But considering that the forecast had been talking "cloudy, chance of thunderstorms" all week, hazy was FINE. Took a while but eventually the moon did appear - almost peach-colored from the haze - howling and glee ensued - and then we paddled back to the club, where the non-paddlers had lit the tiki torches, and ate some more. I'd thought that the after-paddle part was mostly going to be the salad & cheese coming back out, joined by desserts & beer & wine - but it turned out that the Chef had been holding a surprise in reserve - suddenly he's carving this pork that he'd smoked all day over charcoal & hickory, with a spicy tomatillo sauce & crusty baguettes...y'know, I thought I was going to miss the fun food-centered destinations we could paddle to on the Hudson, but...pfft. Can't beat what we had last night.

Waddled off to my tent about 12:30 - slept like a log, undisturbed by the real-life version of West Side Story I'm told was going on in the Paerdegat Athletic Club parking lot from about 3 to 5 am. I did hear a bit at one point but I thought it was just rowdy kids - apparently it got to sounding tense later. Guess that "good fences make good neighbors" thing is true. We've got good fences. However I don't think I'll be camping there alone anytime soon. Not that I would've done that anyways, this just confirms that.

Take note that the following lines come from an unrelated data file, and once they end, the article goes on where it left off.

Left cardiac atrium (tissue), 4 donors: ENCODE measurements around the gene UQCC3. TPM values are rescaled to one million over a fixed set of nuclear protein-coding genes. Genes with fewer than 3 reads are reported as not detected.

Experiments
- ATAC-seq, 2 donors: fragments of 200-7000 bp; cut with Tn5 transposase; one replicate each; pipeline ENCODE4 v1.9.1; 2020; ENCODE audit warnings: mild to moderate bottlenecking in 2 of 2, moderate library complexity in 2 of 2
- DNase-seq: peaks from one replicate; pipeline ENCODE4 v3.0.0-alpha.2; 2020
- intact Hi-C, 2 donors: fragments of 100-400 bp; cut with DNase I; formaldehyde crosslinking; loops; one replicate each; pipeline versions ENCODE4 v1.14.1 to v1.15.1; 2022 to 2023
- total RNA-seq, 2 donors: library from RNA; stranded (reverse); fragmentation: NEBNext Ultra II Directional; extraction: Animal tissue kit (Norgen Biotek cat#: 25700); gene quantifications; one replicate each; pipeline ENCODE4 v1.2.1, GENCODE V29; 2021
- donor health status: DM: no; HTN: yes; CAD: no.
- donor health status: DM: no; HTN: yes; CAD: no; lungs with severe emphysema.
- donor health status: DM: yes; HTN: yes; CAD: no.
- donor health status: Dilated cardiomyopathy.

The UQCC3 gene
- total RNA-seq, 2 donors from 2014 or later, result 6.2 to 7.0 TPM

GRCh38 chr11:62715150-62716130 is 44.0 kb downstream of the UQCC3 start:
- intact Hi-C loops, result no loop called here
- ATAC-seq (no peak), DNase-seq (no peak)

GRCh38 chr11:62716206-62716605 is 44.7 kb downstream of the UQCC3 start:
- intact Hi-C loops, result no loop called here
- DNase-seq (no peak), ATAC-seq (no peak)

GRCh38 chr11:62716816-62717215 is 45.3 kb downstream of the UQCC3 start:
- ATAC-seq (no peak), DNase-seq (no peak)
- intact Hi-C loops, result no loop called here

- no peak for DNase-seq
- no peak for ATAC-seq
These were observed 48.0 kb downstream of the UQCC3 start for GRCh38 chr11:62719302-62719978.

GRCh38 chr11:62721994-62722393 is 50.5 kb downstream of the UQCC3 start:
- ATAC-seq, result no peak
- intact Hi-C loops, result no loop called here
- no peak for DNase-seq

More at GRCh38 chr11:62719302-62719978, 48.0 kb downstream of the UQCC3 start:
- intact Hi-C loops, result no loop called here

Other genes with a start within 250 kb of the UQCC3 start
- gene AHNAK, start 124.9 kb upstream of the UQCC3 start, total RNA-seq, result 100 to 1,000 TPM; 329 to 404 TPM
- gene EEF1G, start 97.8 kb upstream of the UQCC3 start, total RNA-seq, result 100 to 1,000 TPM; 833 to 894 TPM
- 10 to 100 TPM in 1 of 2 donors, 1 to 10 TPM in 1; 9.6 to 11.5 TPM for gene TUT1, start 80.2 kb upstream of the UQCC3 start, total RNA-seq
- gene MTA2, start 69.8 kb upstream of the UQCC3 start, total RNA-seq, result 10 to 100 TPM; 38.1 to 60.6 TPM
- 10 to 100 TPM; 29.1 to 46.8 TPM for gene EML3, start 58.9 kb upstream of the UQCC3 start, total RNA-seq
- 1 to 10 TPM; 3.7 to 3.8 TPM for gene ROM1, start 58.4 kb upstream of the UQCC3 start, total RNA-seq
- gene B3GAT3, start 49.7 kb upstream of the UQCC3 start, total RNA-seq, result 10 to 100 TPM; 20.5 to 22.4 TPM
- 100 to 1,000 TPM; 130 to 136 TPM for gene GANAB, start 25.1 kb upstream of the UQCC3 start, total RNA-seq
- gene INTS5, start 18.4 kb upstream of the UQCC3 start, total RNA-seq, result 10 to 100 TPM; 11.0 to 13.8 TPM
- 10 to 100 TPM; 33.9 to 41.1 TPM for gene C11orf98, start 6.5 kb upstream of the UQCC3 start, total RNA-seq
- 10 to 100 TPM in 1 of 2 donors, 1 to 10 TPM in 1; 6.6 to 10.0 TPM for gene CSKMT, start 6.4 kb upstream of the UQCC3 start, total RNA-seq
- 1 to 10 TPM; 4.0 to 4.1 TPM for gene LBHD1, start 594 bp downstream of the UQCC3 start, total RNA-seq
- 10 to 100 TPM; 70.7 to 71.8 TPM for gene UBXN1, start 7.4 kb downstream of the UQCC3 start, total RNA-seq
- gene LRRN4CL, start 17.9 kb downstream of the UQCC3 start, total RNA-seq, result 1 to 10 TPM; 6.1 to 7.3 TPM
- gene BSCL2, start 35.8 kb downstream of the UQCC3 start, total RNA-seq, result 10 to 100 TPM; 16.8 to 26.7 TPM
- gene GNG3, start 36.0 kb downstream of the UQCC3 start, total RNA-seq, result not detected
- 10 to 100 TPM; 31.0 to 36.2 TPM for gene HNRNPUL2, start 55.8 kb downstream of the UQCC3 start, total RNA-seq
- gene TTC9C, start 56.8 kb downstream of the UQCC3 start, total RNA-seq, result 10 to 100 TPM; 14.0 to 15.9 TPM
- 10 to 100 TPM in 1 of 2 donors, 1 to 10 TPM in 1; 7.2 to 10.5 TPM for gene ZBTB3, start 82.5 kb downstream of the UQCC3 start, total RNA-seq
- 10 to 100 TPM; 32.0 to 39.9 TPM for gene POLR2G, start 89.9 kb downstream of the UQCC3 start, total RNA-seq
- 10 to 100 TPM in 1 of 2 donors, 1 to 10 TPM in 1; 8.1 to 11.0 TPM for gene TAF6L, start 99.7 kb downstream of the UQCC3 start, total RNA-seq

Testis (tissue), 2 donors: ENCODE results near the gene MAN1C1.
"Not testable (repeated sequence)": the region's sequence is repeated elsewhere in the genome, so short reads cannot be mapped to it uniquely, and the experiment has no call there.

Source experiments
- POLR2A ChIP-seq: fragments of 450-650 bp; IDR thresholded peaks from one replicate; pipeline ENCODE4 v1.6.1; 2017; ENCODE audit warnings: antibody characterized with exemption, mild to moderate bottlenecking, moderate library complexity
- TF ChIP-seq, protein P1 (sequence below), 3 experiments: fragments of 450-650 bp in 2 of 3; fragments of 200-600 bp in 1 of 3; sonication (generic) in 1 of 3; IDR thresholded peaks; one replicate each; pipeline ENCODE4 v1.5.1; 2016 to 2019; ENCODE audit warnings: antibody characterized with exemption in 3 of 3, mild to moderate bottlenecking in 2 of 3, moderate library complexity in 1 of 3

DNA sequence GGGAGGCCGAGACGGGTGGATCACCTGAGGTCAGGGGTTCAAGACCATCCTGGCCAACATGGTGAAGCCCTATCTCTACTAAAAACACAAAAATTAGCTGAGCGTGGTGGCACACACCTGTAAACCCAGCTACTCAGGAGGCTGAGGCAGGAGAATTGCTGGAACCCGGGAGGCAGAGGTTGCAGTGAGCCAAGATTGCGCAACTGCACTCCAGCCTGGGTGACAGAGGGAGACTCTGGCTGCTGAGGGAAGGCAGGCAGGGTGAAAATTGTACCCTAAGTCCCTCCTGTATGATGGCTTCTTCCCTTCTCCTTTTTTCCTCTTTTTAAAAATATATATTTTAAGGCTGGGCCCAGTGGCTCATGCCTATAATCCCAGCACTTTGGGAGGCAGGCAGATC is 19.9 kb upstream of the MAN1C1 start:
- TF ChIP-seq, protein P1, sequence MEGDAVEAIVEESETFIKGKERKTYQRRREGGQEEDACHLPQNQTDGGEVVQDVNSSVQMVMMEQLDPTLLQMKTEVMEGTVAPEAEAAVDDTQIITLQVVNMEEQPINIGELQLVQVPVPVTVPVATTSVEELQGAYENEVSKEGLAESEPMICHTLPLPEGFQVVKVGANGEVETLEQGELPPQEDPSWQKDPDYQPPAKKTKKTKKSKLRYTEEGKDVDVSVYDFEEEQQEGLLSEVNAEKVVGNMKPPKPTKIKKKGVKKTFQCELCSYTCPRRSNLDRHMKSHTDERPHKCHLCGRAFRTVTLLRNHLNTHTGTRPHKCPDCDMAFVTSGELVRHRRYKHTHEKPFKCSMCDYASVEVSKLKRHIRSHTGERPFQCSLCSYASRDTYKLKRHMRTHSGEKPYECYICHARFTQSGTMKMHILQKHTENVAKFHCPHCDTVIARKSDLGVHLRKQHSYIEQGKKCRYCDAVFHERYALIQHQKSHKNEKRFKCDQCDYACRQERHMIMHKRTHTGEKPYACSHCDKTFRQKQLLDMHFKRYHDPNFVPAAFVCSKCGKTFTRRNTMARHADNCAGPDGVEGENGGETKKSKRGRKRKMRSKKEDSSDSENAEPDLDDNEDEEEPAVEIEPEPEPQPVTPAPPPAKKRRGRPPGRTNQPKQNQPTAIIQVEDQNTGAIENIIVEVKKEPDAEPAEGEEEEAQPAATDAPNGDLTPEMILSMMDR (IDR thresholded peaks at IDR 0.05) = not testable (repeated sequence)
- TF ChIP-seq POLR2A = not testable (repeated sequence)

Got up this morning, saw Prof. M and Chalu off - then starting considering what to do with myself. At one point, before I got the cold, I was itching for Breezy Point trip - have had a lot of really lovely weekends on flatwater - that's nice but I'm craving some bumpywater.

But between the cold & the iffy weather forecast, I'd decided to let that go until another weekend. Breezy from the club is something I want to be feeling 100% on for. Right now I'm sitting around 95%.